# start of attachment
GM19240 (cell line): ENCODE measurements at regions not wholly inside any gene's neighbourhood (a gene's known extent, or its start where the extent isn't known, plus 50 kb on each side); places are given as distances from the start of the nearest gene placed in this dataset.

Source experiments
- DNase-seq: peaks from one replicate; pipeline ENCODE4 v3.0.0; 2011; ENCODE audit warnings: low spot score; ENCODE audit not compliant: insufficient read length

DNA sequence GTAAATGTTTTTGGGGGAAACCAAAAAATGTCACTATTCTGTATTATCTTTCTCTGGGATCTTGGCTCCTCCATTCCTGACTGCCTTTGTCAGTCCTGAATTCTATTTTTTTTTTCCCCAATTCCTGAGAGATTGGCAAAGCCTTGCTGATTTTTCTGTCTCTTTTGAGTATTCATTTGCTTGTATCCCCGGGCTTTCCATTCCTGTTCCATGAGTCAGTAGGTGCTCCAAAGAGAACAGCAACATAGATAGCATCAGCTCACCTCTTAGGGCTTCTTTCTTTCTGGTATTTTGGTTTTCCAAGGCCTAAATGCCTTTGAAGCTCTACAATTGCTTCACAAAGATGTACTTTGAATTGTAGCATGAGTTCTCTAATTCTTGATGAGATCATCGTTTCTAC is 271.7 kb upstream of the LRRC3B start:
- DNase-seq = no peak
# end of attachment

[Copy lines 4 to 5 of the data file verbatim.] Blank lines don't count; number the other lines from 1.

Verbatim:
DNA sequence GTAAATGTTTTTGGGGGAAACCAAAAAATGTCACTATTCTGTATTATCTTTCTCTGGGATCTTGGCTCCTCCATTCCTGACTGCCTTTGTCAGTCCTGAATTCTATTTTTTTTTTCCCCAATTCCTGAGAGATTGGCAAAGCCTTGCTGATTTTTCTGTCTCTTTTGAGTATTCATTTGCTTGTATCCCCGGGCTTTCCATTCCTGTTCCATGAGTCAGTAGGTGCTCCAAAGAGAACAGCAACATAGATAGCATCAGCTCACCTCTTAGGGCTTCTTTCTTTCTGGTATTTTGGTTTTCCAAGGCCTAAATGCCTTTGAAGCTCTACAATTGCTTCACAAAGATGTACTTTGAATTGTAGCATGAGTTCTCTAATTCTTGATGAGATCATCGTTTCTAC is 271.7 kb upstream of the LRRC3B start:
- DNase-seq = no peak